Closed circuit television (CCTV) and similar technologies can be excellent additional animal welfare monitoring tools at facilities where large numbers of animals are received and handled daily, such as slaughtering establishments, saleyards, and other commercial facilities. However, CCTV cannot replace in-person monitoring, nor can it replace well-trained staff with good stockpersonship and the right attitude towards animals.
There has been an increasing demand from the public for transparency around farm animal practices and how they are regulated to ensure good animal welfare outcomes. Animal welfare is of particular concern at facilities such as slaughter establishments and saleyards, because animals are likely already stressed from being transported and being in a new environment with unfamiliar animals and people. These facilities also often receive animals from different locations and producers/farmers, which provides a unique opportunity to monitor and verify animal welfare across a broad sample of animals. It is the facility management’s responsibility to ensure that animal welfare is seen as a priority and that there is a zero-tolerance policy towards animal abuse. To ensure good animal welfare at facilities and demonstrate ongoing compliance relevant animal welfare requirements, regular ongoing self-verification and external independent audits should be conducted.
How can CCTV be used to improve the welfare of farm animals?
The use of CCTV can improve the efficiency of animal welfare monitoring and enforcement activities through real-time monitoring and reviewing of recorded footage. Where CCTV is used to monitor animal welfare, it should have clear and unobstructed views of all areas where live animals are handled and where the risk to animal welfare is greatest, such as at unloading from transport vehicles, where animals are being handled and moved, and at the point of stunning and slaughter. The use of CCTV also helps promote good practice, while deterring unacceptable behaviours that could negatively affect animal welfare. In the event that unacceptable behaviour, such as animal abuse, occurs at a facility, CCTV can be used to detect and provide evidence to support any disciplinary actions or prosecutions.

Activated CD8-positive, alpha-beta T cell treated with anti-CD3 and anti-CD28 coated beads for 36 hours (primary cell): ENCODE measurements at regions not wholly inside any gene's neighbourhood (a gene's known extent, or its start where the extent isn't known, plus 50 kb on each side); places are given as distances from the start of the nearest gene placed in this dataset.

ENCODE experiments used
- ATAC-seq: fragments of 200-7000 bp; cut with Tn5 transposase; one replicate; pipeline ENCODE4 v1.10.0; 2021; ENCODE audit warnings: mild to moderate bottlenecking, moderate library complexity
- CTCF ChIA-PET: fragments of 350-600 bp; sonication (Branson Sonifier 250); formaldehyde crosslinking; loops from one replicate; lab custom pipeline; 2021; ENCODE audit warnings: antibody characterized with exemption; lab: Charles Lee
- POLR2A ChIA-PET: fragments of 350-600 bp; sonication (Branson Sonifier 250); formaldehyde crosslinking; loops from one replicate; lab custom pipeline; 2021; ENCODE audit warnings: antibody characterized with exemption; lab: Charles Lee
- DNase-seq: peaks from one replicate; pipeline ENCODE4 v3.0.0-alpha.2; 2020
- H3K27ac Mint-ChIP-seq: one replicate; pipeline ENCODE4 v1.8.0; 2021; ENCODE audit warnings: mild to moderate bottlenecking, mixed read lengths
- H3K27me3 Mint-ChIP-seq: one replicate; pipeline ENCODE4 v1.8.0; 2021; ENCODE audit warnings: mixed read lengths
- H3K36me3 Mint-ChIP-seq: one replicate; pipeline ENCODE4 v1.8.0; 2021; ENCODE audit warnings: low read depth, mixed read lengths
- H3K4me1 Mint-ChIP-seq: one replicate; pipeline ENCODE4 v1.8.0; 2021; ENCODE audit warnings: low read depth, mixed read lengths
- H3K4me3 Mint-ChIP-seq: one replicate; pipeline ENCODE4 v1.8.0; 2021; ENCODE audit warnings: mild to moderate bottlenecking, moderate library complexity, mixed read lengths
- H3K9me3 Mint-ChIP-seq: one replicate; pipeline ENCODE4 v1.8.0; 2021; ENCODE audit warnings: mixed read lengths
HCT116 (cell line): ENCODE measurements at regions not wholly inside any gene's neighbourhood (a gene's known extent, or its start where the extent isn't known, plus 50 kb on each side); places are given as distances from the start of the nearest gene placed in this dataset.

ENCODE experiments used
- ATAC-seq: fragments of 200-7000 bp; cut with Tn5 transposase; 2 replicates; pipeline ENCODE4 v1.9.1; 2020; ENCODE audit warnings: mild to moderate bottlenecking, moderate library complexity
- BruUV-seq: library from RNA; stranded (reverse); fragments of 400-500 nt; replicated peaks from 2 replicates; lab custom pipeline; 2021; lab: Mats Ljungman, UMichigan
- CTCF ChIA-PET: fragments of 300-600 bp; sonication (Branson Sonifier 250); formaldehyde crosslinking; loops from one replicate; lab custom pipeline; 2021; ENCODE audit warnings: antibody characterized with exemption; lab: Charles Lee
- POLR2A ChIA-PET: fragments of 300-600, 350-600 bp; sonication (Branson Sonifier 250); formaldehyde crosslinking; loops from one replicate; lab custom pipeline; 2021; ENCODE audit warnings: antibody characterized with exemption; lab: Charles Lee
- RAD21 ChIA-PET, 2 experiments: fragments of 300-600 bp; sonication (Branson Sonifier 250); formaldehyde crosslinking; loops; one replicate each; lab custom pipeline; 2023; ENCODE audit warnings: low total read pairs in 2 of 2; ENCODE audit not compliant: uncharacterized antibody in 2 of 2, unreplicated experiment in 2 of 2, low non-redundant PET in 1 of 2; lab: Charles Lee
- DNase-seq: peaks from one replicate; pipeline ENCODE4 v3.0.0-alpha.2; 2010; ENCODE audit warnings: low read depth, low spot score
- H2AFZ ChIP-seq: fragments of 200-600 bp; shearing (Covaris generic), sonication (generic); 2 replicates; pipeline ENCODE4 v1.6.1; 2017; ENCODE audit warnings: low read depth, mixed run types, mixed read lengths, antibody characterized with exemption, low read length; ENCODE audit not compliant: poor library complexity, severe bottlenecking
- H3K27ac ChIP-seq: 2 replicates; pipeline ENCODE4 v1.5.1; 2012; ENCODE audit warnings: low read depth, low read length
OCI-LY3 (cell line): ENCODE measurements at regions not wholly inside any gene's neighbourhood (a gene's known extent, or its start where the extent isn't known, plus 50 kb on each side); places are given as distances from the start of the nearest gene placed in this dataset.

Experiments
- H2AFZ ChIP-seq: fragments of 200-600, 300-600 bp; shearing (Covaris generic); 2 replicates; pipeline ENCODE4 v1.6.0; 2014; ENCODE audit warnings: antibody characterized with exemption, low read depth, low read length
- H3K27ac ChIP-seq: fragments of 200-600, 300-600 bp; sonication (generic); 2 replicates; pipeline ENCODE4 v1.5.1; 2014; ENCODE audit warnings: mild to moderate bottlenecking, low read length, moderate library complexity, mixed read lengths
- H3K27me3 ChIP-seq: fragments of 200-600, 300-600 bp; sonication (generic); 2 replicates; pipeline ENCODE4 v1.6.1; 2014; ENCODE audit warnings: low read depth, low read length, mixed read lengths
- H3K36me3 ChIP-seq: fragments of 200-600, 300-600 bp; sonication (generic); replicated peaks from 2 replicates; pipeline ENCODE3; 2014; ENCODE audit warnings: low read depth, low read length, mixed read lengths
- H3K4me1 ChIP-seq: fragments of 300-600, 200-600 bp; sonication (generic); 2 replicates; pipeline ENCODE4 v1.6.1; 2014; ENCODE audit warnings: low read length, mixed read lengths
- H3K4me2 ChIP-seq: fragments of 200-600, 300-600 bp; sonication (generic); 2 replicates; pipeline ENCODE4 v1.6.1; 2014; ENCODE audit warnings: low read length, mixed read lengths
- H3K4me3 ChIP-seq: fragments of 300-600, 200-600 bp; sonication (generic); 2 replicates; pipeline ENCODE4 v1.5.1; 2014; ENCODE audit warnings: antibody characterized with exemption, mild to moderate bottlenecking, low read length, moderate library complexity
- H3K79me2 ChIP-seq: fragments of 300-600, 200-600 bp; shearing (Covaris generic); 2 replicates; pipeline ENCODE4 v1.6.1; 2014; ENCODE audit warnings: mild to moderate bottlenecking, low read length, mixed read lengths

An example of how CCTV can improve farm animal welfare can been seen in countries such as England where CCTV was made mandatory in 2018 at all slaughtering establishments. The Department for Environment Food and Rural Affairs conducted a post implementation review of the CCTV regulations in England which was published in 2023. The review reported that the number of major and critical animal welfare non-compliance decreased by 11% in 2020/21 compared to 2019/20, when excluding non-compliances specifically related to CCTV implementation . Enforcement data from the UK Food Standards Agency in 2020/21 showed at least 10% of slaughtering establishment non-compliances identified with CCTV footage, and that CCTV was used as evidence to support 33% of cases where a slaughtering establishment certificate to operate was suspended or revoked . Overall, the review concluded that mandatory CCTV resulted in benefits to animal welfare and in assurance of high welfare standards at slaughtering establishments in England .
In addition to monitoring animal welfare, CCTV can be a useful staff training tool and overcome potential observer bias during staff competency assessments and self-monitoring activities. The self-monitoring of compliance allows facility management to identify and promptly address problem areas and promotes continual improvement of practices.
CCTV and animal welfare in Australia
In Australia, CCTV is currently not legally required at facilities such as saleyards or slaughtering establishments. A 2018 report commissioned by the Australian Government, Australia’s Shifting Mindset on Farm Animal Welfare, found 74% of people agreed that mandatory and independently monitored CCTV should be installed in slaughtering establishments to prevent possible animal abuse. To meet the public’s expectations, many retailers and certification/assurance schemes now require CCTV at slaughtering establishments, which has resulted in many of the larger abattoirs and poultry processors in Australia having CCTV installed voluntarily to monitor and verify animal welfare.
What is the RSPCA’s view on CCTV usage and animal welfare?
The RSPCA strongly encourages the use of CCTV and similar technologies as monitoring tools to promote good animal welfare at facilities. The use of CCTV also improves transparency and helps provide public assurance that animal welfare requirements are being maintained in Australia.
However, the RSPCA recognises that CCTV cannot replace direct in-person monitoring and verification of animal welfare at facilities by competent staff, animal welfare officers, and independent third-party auditors. Where CCTV is used in facilities, considerations should also be given to ensure data privacy and protection.
 Department for Environment Food and Rural Affairs (2023) Post Implementation Review June 2023 of the Mandatory Use of CCTV in Slaughterhouses (England) Regulations 2018.